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Yet Another Silly CS Tutorial


I’d like to start by stating how I don’t usually do many tutorials like this, where it’s purely theoretical & it’s very unlikely that you’d want to be doing this yourself in the real world. But I found myself wondering & I thought heck, why not give it a go? So here we are.

One dull day, I was at work & sadly it was the kind of day where it involved a lot of meetings & little code was written. Being the way that I am, my brain went off into thinking about refining my skills & practicing, I’m a firm believer that even the most talented of software engineers should practice whenever they get a chance. Not to say that I think I’m one of the most talented software engineers, not by any stretch of the imagination, I mean I wouldn’t trust myself writing code in C/C++, at least not right now anyway. That’s one thing that I want to personally improve upon, learning & studying lower-level programming languages.

So, I’ll skip forward a little now, I was watching some videos on Frontend Masters, specifically the a course titled “JavaScript: The Hard Parts”. You can find the course here if you’re interested. Will, the course lecturer, he mentioned the idea of “contexts” in JavaScript & that got me thinking.

Huh, wouldn’t it be fun to implement an algorithm that evaluates mathematical expressions, but none of this kiddy script stuff, one that uses real principles like BODMAS.

My Brain


The code that I’ve written is by no means battle tested, I’ve not tried it with a load of different formulas to verify that it’s ready for the real world. This was purely & totally an experiment for fun, in the real world I would use a third party library that’s well supported. For the simple reality being that you wouldn’t want to maintain something like this yourself if you’re working on some customer facing product. That would be insanity at its finest.

There’s a good chance that there are some bugs in this code, but I thought it might be fun to share how I thought about the problem more so than the solution itself. I also know that I’ve not gone all out with the validation side of things, so it’s very likely that you could easily break the algorithm by feeding it some invalid expression. I did consider writing a guard for this, but then I thought ah, that might be going too far down the rabbit hole. Might be fun to leave that to other people, people who might be a lot smarter than me.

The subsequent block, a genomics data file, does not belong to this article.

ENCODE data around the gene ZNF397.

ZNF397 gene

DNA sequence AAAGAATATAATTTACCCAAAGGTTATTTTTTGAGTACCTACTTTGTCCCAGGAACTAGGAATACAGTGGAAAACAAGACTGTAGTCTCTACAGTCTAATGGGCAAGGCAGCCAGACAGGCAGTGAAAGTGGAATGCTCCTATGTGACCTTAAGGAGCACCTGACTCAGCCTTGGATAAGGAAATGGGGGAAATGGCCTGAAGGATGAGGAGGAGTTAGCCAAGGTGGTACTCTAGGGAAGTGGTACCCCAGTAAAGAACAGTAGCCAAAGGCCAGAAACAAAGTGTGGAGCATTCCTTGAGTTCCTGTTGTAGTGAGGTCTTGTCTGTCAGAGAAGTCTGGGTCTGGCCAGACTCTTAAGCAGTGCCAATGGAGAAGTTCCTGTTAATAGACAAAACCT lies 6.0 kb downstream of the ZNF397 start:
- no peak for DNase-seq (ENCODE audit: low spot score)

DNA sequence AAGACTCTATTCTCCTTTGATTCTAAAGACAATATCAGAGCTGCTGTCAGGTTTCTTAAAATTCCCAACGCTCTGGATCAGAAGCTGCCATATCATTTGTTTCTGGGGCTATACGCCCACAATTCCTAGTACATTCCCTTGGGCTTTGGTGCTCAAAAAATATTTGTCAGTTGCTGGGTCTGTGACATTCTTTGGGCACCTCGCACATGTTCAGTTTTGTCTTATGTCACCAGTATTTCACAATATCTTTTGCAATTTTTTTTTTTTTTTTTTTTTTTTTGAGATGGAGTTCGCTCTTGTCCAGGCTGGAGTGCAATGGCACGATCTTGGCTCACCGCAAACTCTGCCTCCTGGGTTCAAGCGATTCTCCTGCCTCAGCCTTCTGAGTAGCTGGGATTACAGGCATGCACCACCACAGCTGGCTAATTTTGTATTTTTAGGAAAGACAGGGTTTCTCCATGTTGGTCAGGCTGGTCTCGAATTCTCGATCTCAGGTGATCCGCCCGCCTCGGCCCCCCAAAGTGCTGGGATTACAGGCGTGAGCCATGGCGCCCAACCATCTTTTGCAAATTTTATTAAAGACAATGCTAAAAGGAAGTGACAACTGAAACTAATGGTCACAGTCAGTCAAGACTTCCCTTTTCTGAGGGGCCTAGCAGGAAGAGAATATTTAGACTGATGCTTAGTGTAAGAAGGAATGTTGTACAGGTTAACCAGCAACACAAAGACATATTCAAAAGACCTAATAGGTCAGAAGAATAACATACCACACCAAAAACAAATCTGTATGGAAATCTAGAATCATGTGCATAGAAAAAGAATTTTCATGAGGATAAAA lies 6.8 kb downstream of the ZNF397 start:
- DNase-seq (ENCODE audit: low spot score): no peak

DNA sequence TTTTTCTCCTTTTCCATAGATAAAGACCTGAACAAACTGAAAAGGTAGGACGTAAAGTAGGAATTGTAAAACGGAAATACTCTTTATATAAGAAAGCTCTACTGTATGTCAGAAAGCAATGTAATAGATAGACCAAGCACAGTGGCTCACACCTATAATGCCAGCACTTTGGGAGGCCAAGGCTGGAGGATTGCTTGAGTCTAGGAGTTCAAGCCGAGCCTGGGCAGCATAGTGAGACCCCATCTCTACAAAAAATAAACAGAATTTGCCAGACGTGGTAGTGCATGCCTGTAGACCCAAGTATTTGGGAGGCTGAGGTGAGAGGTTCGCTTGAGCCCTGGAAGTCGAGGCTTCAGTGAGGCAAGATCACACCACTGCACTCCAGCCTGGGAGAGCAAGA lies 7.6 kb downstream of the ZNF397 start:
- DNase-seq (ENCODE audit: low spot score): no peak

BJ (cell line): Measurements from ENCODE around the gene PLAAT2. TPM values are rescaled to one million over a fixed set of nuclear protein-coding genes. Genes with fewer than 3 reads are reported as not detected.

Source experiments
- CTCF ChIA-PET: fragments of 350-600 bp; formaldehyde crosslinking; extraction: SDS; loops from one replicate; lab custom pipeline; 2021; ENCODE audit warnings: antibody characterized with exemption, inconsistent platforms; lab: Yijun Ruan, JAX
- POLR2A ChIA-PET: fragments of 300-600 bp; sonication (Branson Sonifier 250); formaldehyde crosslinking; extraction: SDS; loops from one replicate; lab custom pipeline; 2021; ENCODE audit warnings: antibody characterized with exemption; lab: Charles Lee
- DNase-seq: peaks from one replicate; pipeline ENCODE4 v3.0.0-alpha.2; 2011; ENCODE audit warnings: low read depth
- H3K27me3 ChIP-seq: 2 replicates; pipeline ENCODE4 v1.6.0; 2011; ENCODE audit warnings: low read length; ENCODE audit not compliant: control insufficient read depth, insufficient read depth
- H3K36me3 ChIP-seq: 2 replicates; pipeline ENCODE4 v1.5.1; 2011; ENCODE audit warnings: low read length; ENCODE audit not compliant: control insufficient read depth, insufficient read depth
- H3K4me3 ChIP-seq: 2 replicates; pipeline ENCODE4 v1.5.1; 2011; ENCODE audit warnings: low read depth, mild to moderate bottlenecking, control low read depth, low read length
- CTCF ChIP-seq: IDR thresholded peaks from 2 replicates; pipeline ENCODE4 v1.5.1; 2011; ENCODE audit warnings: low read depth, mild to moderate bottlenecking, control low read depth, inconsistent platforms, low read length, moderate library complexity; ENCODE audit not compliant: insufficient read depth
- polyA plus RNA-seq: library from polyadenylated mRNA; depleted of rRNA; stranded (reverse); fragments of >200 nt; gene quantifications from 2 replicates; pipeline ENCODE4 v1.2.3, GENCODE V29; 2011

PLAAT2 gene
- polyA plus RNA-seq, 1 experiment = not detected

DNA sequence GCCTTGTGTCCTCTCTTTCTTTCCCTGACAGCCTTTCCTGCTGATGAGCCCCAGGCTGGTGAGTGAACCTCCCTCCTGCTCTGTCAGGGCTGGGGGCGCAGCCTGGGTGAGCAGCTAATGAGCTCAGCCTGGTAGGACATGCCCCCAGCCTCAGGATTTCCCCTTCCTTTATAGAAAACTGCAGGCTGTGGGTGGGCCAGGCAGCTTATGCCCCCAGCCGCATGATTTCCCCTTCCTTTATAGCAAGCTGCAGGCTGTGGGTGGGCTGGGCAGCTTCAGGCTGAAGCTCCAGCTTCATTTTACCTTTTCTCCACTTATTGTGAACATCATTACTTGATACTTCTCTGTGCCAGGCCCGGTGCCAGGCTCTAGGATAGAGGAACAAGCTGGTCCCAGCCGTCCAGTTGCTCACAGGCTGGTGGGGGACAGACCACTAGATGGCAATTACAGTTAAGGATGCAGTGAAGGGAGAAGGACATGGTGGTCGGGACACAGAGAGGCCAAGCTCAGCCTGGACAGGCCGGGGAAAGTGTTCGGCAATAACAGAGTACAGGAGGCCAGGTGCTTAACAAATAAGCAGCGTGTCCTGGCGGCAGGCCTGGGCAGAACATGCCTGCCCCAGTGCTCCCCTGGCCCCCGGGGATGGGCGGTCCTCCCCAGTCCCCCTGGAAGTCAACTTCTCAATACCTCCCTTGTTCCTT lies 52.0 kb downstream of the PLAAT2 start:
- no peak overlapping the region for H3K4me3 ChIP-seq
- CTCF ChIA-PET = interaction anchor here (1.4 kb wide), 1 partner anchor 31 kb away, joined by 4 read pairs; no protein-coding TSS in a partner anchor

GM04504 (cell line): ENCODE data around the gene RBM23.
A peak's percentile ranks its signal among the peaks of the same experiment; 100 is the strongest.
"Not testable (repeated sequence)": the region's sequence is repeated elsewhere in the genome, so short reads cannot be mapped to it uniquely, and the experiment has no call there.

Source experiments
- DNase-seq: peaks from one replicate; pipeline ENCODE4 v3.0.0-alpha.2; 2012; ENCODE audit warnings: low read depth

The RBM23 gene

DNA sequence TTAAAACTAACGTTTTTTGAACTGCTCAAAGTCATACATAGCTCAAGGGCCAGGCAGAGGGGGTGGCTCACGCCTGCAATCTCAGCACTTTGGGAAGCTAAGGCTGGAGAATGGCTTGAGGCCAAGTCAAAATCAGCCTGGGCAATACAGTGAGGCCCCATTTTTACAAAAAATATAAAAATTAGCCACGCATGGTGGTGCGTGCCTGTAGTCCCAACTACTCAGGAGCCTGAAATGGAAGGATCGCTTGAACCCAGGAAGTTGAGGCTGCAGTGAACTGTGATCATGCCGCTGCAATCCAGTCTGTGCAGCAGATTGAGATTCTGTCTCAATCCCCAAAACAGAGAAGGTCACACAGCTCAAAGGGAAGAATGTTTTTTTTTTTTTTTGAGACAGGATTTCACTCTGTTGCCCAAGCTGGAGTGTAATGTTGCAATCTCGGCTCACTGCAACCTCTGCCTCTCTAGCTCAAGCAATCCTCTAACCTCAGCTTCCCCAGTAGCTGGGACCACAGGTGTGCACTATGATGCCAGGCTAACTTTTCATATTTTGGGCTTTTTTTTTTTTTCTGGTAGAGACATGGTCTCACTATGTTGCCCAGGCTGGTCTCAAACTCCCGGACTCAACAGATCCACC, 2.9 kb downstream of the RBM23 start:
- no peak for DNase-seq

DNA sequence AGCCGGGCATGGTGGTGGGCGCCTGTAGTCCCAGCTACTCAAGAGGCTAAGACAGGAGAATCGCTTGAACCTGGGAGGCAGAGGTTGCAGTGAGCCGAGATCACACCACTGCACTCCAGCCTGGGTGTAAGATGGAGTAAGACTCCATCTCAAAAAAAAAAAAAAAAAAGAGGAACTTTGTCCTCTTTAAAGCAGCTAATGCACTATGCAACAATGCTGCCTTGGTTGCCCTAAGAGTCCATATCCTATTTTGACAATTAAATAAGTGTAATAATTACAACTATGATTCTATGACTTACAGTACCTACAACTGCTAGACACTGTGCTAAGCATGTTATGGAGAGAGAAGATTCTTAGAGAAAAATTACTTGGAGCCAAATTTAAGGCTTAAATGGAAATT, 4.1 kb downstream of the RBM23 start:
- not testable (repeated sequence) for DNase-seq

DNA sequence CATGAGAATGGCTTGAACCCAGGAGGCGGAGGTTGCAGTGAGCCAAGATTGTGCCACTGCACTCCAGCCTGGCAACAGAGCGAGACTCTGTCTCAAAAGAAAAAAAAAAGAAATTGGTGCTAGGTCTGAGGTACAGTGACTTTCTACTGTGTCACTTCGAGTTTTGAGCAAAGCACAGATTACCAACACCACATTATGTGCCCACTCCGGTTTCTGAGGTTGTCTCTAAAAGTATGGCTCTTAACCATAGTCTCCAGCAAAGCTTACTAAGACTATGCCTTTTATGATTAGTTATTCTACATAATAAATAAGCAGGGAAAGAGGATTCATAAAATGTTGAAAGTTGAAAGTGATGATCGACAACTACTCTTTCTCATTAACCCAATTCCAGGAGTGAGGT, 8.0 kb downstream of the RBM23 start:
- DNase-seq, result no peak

I also wanted to clarify, this is more of a walkthrough about my thought process as opposed to it being a tutorial, but I’m not going to get all pedantic on the terminology I’ve used. I thought this post might be a bit of fun, maybe insightful to some, etc. I just hope you enjoy the content & my general thought process.

The Thought Process

I started thinking about how some basic maths fundamentally works, in an abstract sense anyway. I went on to think along the lines of how a bracketed expression is like a context, but it also reminds me of a tree node, where it can have one or many children, the overall expression itself is like one big unbalanced tree. For each bracket, it contains some sub-expression that needs to be calculated before you progress outwards, nearing the overall answer.

Now that I have a clear data structure in mind, I just needed to essentially build some kinda parsing function to parse the string into this data structure, which I found to be a lot more simplistic than what I would’ve initially thought in all honesty. Which then got me on to thinking about how mathematical formulas are written as strings, how I’d need some sort of buffer involved, i.e. if you were to use a negative number or use a large number, you’d want to append some values to a buffer before you specify that a value is in some valid or complete state. It would be too easy to have some parser that only recognises numbers & operations.


So this thought process took me to this solution:

I’m by no means precious about this solution I just know that it’s really simple & it works, I didn’t implement this solution in hope of it being the most performant code on earth, nor did I aim to make it a work of art. Quick & messy is exactly what the doctor ordered.

As you can see, for every instance we come across a new parenthesis, we work out where the matching closing parenthesis is. From there, we create a substring to get the nested expression & then we create a node for our tree data structure with this expression.

We keep track of the current node, the current will essentially change what level it is sat on within the data structure as the parenthesis open & close. It might not be the most scientific or elegant approach ever, but it simply works.

As you can see, there’s little to no validation with this parsing code, and there’s a load of things that we could do to implement validation, but as previously mentioned, I didn’t want to totally neglect my day job thinking about all the potential hacky ways people could abuse this algorithm.